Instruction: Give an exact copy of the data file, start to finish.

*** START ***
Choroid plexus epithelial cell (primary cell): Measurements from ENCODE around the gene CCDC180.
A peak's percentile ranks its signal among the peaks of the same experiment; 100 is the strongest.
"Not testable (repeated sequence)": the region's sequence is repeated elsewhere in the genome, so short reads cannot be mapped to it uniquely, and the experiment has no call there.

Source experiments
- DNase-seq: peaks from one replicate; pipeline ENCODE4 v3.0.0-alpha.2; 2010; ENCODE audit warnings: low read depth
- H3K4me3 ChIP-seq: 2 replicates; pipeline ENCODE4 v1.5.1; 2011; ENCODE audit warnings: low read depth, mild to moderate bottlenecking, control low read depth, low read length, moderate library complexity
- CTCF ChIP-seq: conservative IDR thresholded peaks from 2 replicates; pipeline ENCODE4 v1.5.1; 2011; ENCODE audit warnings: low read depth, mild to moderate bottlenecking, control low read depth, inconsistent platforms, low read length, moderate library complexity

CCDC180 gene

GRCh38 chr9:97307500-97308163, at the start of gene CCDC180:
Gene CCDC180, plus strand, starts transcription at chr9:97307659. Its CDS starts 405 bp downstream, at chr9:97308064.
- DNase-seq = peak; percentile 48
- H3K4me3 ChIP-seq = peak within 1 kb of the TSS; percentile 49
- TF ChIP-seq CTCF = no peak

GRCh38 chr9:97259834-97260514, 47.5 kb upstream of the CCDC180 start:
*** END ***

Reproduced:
Choroid plexus epithelial cell (primary cell): Measurements from ENCODE around the gene CCDC180.
A peak's percentile ranks its signal among the peaks of the same experiment; 100 is the strongest.
"Not testable (repeated sequence)": the region's sequence is repeated elsewhere in the genome, so short reads cannot be mapped to it uniquely, and the experiment has no call there.

Source experiments
- DNase-seq: peaks from one replicate; pipeline ENCODE4 v3.0.0-alpha.2; 2010; ENCODE audit warnings: low read depth
- H3K4me3 ChIP-seq: 2 replicates; pipeline ENCODE4 v1.5.1; 2011; ENCODE audit warnings: low read depth, mild to moderate bottlenecking, control low read depth, low read length, moderate library complexity
- CTCF ChIP-seq: conservative IDR thresholded peaks from 2 replicates; pipeline ENCODE4 v1.5.1; 2011; ENCODE audit warnings: low read depth, mild to moderate bottlenecking, control low read depth, inconsistent platforms, low read length, moderate library complexity

CCDC180 gene

GRCh38 chr9:97307500-97308163, at the start of gene CCDC180:
Gene CCDC180, plus strand, starts transcription at chr9:97307659. Its CDS starts 405 bp downstream, at chr9:97308064.
- DNase-seq = peak; percentile 48
- H3K4me3 ChIP-seq = peak within 1 kb of the TSS; percentile 49
- TF ChIP-seq CTCF = no peak

GRCh38 chr9:97259834-97260514, 47.5 kb upstream of the CCDC180 start: